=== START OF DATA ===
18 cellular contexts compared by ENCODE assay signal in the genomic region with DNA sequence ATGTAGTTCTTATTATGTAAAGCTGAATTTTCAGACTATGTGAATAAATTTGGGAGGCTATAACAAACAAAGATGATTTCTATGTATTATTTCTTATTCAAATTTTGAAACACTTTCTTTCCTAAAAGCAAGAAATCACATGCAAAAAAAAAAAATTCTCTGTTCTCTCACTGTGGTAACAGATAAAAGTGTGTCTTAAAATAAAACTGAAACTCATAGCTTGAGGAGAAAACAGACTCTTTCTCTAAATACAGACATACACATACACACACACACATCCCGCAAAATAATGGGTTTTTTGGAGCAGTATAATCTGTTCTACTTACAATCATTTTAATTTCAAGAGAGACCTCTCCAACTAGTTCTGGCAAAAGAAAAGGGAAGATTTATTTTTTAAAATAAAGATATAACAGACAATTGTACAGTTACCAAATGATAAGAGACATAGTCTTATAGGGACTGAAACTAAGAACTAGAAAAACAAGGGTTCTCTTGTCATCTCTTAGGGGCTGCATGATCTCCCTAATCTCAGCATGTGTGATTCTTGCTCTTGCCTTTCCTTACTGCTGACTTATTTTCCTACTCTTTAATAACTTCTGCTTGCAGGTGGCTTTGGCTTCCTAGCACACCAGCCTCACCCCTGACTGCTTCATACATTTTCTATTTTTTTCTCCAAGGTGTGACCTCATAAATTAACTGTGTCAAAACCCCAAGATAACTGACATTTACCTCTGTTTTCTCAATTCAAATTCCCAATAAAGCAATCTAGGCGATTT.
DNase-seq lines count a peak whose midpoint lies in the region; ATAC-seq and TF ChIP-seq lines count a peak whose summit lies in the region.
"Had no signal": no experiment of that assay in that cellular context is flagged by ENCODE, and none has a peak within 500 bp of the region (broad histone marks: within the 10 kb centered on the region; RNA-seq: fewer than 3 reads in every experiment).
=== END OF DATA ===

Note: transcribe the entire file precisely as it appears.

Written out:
18 cellular contexts compared by ENCODE assay signal in the genomic region with DNA sequence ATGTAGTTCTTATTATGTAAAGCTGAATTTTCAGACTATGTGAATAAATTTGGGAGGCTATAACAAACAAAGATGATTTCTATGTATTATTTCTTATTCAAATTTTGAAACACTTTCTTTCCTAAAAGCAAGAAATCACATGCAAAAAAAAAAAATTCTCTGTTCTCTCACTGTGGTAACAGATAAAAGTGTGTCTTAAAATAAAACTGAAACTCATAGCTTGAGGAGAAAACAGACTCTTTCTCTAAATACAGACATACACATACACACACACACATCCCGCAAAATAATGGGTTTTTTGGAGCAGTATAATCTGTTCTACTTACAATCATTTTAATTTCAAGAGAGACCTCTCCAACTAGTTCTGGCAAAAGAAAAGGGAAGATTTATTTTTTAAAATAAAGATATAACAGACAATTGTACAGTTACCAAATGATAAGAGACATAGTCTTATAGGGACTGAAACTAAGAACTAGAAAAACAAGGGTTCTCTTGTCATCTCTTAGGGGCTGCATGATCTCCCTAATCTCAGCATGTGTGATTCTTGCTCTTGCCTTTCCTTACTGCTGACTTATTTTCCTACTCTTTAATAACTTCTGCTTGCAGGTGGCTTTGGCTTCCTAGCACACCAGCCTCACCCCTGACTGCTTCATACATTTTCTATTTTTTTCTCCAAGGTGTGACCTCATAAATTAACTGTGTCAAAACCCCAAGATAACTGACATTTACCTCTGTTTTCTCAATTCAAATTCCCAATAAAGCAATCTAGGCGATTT.
DNase-seq lines count a peak whose midpoint lies in the region; ATAC-seq and TF ChIP-seq lines count a peak whose summit lies in the region.
"Had no signal": no experiment of that assay in that cellular context is flagged by ENCODE, and none has a peak within 500 bp of the region (broad histone marks: within the 10 kb centered on the region; RNA-seq: fewer than 3 reads in every experiment).